The American Revolution in North Carolina

NC Government During the American Revolution - 1783

With the British now gone from Charlestown, South Carolina and a long-awaited cessation of all hostilities by Loyalists in the Southern Department, Major General Nathanael Greene started sending home much of his fairly extensive army. The North Carolina Continental Line was reduced to a single regiment, which was led by Lt. Col. Archibald Lytle.

Although all fifty-one (51) regiments of Militia remained vigilant, none saw any active duty except for a handful of units still engaged in gathering cattle and other provisions for Major General Nathanael Greene's shrinking army in and around Charlestown.

Very soon after the New Year, word arrived about the Preliminary Peace Treaty with Great Britain, and all civil and military authorities within North Carolina anxiously awaited news of the Final Peace Treaty.

As shown in the example below, the NC Continental Line soon received vouchers, commonly called warrants, for "bounty land" that they had been promised and recently authorized by the NC General Assembly. Privates were authorized 640 acres. Non-commissioned officers were authorized 1,000 acres. Subaltern officers were authorized 2,560 acres. Surgeon Mates were authorized 2,560 acres. Captains were authorized 3,840 acres. Majors were authorized 4,800 acres. Surgeons were authorized 4,800 acres. Lt. Colonels were authorized 5,760 acres. Lt. Colonel/Commandants and full Colonels were authorized 7,200 acres. Chaplains were authorized 7,200 acres. Brigadier Generals were authorized 12,000 acres.

Governor Alexander Martin was an early advocate for "forgiveness" to all but the most-ardent Loyalists within North Carolina. Many trespassers who were in jails all across the state for relatively minor offenses were soon pardoned and their lands restored. This helped tremendously to improve conditions all over the state, and it helped tremendously to reduce the over-crowding of many small county jailhouses and the backlog of county court proceedings.

On April 18th, the 1783 North Carolina General Assembly convened again in Hillsborough, and they remained in session until May 17th. During this fairly lengthy session they completed a large number of legislation that was required to get the state going in the right direction once again. Of the fifty-nine (59) laws enacted, one was intended to alleviate the potential fears of Loyalists. Also during this session, they established two (2) new counties - Greene County and Davidson County - both in what is now Tennessee. Davidson County was primarily designated as the location for all Continental soldiers' land bounties.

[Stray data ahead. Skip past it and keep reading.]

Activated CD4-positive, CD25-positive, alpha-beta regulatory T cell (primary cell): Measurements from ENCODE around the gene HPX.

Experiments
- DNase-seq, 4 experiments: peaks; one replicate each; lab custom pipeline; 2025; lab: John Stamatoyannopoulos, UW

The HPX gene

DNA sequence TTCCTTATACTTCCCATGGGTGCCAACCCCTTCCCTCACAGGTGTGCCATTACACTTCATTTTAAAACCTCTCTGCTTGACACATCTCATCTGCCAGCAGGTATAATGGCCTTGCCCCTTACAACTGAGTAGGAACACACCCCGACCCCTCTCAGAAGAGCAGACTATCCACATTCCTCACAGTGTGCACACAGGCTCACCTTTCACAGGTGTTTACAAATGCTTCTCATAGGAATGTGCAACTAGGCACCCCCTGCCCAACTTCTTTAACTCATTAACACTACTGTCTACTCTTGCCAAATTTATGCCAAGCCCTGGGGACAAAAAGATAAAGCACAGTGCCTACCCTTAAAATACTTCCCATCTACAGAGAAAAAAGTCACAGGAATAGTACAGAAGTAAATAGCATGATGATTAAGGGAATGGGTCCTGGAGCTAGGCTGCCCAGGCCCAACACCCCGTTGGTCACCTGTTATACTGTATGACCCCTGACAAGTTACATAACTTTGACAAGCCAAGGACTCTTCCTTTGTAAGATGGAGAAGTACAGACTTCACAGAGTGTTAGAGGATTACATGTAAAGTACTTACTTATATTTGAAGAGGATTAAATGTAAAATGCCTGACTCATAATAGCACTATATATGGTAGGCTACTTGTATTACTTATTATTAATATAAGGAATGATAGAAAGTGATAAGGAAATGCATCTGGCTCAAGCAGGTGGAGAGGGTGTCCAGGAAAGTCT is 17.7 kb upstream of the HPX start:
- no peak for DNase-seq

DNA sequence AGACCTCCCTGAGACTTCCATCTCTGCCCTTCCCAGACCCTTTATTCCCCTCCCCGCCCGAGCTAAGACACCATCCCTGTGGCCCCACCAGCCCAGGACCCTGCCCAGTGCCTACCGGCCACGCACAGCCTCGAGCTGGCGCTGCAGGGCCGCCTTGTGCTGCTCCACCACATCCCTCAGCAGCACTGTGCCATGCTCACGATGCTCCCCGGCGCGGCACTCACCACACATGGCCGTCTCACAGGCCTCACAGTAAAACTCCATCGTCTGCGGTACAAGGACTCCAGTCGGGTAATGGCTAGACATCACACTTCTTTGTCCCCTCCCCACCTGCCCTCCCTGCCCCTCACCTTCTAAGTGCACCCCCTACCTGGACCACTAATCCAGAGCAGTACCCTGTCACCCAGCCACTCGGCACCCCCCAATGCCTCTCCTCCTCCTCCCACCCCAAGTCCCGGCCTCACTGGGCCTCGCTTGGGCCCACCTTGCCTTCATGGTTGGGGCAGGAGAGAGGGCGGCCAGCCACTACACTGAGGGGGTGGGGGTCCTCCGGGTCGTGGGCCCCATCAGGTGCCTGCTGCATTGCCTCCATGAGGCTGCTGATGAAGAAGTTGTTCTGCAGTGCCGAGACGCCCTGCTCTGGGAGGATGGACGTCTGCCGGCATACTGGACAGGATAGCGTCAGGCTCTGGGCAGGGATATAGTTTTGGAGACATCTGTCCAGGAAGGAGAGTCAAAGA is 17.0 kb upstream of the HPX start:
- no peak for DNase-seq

Also during this session of the NC General Assembly, they re-elected Alexander Martin as governor once again. They also committed to reconvene in October, and once again like last year, they did not.

On June 26th, Major General Nathanael Greene received the March 25th resolution from the Continental Congress - go ahead and furlough all troops as quickly as possible and place all military stores in appropriate magazines. The remaining North Carolina Continentals began their relatively-short march northward. The end came quietly; there was only a gradual disappearance of the few remaining soldiers. There were no more grand parades or twenty-one gun salutes.

On his way northward, Major General Nathanael Greene stopped in Wilmington, North Carolina on August 11th, and the townfolk honored him with bonfires and the firing of guns. After staying much longer than he really wanted, he resumed his ride northward on August 24th, escorted by Major Reading Blount of the North Carolina Continental Line. At every stop along the way in North Carolina, including Tarborough and Halifax, he was lavishly entertained.

On September 3rd, the final peace treaty was signed in Paris. Official news of this event did not reach North Carolina until much later, however.

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